Let’s start at the beginning of the story. Companies and organizations form in order to solve a problem or seize an opportunity. The founders are focused on building. Sprinting. There’s so much to do and so little time. Nights, weekends. Worry, excitement. It’s a mad rush, and for those who succeed, these same trends continue into the growth period
Call it unfortunate or just neutral, but this is the reality: most organizations’ growing-up years are consumed with growing and not dying. All the energy is focused on designing products and revenue streams. There’s no time to even think about how the organization itself is designed – the culture that will power growth and success over time.
And as a result, culture happens by accident.
Now, of course, this is normal. But the irony is that we all know culture is the primary driver of sustainable success in businesses and organizations. We always knew it deep down, and now a plethora of studies and research have confirmed it. In fact, don’t we all want a great working culture, given it’s where we spend the majority of our waking hours?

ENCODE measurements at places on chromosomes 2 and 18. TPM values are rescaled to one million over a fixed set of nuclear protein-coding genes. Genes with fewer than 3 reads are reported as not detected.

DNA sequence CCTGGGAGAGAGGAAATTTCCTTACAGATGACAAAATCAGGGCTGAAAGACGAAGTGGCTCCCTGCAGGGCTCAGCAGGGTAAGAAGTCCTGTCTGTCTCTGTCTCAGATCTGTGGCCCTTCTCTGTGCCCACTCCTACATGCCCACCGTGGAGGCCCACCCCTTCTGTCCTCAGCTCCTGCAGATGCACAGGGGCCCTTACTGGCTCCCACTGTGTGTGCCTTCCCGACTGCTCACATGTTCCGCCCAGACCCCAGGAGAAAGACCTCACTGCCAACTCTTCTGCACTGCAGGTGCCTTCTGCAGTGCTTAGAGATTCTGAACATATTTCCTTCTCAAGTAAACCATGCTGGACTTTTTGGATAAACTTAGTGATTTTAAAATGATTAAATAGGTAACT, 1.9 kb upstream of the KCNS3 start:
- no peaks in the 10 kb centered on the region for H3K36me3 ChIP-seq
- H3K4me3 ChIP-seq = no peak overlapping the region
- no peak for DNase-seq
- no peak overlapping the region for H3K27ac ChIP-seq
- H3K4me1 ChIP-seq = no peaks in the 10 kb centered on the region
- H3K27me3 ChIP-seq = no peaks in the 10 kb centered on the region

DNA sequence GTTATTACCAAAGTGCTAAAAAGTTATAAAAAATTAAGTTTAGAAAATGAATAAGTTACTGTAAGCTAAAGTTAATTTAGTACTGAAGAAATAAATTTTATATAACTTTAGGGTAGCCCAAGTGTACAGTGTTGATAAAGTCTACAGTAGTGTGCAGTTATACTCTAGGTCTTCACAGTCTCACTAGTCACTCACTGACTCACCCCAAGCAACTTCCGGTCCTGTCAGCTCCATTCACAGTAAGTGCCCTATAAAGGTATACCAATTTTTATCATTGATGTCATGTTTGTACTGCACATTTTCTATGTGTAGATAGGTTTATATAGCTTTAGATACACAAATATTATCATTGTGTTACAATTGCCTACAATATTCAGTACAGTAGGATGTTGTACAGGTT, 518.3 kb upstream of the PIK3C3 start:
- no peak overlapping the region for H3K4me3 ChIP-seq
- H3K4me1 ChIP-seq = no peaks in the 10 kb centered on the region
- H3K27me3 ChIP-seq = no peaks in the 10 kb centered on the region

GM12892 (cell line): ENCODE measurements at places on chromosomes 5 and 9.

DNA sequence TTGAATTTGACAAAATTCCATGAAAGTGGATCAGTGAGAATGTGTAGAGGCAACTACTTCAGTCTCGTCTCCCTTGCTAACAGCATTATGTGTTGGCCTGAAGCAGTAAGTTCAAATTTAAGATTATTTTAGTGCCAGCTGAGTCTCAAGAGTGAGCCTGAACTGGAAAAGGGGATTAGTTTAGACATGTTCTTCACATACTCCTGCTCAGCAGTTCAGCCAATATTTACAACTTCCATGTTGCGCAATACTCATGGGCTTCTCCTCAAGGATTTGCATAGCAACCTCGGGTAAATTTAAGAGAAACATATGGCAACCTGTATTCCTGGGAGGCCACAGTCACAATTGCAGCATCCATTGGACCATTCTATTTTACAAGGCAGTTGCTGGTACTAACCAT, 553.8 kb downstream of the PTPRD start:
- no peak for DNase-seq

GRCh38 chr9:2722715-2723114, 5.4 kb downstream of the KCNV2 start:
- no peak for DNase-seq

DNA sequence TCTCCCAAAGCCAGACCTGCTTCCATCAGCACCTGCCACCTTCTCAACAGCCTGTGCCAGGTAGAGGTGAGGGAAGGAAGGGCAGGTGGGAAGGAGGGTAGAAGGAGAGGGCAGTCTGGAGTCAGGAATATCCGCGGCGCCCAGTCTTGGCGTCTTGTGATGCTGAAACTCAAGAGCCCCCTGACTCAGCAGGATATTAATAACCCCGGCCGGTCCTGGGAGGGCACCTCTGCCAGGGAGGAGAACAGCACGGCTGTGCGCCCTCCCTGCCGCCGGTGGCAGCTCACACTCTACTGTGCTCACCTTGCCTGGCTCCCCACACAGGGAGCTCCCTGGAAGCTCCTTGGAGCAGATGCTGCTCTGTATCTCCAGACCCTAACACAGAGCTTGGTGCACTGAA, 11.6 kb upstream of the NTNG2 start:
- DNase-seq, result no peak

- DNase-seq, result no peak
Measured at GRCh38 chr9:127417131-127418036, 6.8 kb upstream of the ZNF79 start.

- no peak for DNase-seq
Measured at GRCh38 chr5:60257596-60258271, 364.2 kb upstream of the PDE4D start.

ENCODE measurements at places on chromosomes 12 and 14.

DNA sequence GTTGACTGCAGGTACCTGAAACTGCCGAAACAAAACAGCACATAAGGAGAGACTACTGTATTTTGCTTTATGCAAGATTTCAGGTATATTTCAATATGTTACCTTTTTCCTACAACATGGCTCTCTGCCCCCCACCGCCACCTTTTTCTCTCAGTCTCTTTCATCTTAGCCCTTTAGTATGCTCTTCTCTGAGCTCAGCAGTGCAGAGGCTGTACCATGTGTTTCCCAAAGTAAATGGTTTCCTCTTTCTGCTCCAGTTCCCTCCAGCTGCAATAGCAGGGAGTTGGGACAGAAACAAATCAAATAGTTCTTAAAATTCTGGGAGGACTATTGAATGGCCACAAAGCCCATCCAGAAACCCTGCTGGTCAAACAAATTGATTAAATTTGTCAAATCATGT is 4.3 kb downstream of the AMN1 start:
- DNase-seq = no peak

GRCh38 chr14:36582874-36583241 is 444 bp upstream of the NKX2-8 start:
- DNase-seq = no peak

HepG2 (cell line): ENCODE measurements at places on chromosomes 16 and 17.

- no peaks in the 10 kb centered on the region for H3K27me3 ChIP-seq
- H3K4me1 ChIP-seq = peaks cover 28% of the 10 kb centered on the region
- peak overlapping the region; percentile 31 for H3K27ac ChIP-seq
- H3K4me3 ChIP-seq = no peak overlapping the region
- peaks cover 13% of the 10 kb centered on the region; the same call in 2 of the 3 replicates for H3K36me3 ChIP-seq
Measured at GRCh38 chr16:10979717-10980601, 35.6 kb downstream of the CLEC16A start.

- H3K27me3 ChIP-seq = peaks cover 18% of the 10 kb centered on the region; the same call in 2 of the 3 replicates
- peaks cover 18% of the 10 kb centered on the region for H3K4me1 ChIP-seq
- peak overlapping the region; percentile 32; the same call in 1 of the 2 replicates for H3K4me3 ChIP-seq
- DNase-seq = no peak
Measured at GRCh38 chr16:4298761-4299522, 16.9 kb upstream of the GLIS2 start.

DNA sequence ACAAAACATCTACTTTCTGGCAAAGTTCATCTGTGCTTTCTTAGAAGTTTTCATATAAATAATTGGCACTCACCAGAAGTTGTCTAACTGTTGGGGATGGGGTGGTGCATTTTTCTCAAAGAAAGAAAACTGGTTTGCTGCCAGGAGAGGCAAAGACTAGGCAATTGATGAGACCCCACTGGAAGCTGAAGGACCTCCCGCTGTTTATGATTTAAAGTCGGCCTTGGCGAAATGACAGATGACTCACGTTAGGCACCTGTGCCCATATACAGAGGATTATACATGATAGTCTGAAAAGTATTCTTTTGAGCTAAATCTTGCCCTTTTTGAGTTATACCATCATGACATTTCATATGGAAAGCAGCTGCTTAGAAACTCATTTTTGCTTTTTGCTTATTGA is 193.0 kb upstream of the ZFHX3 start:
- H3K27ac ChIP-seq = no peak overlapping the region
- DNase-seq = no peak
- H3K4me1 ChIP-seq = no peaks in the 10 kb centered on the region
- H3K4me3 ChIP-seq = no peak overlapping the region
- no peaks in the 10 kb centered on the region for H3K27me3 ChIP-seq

But something has changed. People are starting to have fun at work while also working hard. You hear it in all the articles and TED Talks. You sense it in the mounting wave of tech companies and startups. There is a revolution in the workplace – it’s a revolution because it’s an unprecedented step change in both quality and quantity. It’s a massive improvement in both business results and employee engagement. Perhaps you’re even noticing that many of the strategies and approaches that granted you success in the past are not quite sufficient anymore to thrive.
So why is everything changing? The very foundations of what we knew to be true about how we work? And what do we need to do, in order to thrive in this new era? Greenhouse Culture will be answering these questions, along with proven tactics for transforming your workplace. And first, we’ll address the 3 pillars that support and guide a thriving organizational culture – Speed, UX, & EX. Here’s the background: